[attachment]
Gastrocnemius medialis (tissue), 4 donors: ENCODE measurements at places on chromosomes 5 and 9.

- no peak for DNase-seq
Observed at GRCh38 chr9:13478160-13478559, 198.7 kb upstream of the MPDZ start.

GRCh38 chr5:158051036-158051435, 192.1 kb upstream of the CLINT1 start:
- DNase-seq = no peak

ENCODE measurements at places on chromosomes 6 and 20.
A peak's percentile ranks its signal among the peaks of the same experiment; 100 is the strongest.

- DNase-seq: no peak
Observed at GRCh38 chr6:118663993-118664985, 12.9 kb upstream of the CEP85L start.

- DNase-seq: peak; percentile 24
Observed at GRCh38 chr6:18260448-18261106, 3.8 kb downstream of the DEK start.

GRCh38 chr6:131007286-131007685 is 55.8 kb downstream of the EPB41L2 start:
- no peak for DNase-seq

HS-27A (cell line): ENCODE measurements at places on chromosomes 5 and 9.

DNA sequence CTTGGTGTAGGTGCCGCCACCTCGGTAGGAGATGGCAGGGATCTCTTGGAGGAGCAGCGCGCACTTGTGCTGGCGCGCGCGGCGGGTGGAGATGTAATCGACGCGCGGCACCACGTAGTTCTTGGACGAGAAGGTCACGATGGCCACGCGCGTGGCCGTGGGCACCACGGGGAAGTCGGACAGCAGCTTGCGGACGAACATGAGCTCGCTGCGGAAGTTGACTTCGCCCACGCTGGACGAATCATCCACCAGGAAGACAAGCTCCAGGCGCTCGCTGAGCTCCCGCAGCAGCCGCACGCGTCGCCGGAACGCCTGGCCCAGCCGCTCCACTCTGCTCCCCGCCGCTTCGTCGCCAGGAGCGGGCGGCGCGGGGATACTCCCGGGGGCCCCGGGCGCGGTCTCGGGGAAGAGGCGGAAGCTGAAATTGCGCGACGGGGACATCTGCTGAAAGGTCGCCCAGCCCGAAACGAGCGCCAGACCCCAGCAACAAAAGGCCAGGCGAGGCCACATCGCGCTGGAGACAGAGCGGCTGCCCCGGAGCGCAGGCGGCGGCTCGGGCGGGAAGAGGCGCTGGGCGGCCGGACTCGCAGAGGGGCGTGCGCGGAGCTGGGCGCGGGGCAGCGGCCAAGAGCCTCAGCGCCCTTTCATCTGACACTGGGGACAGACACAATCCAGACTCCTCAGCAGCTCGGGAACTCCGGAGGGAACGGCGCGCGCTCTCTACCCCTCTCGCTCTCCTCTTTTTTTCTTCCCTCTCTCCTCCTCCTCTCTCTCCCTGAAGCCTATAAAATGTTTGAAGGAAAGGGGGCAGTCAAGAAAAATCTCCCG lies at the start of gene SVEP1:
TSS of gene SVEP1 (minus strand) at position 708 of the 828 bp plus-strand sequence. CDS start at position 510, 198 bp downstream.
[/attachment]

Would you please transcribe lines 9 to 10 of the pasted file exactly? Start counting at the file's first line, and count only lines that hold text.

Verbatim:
Observed at GRCh38 chr6:118663993-118664985, 12.9 kb upstream of the CEP85L start.

- DNase-seq: peak; percentile 24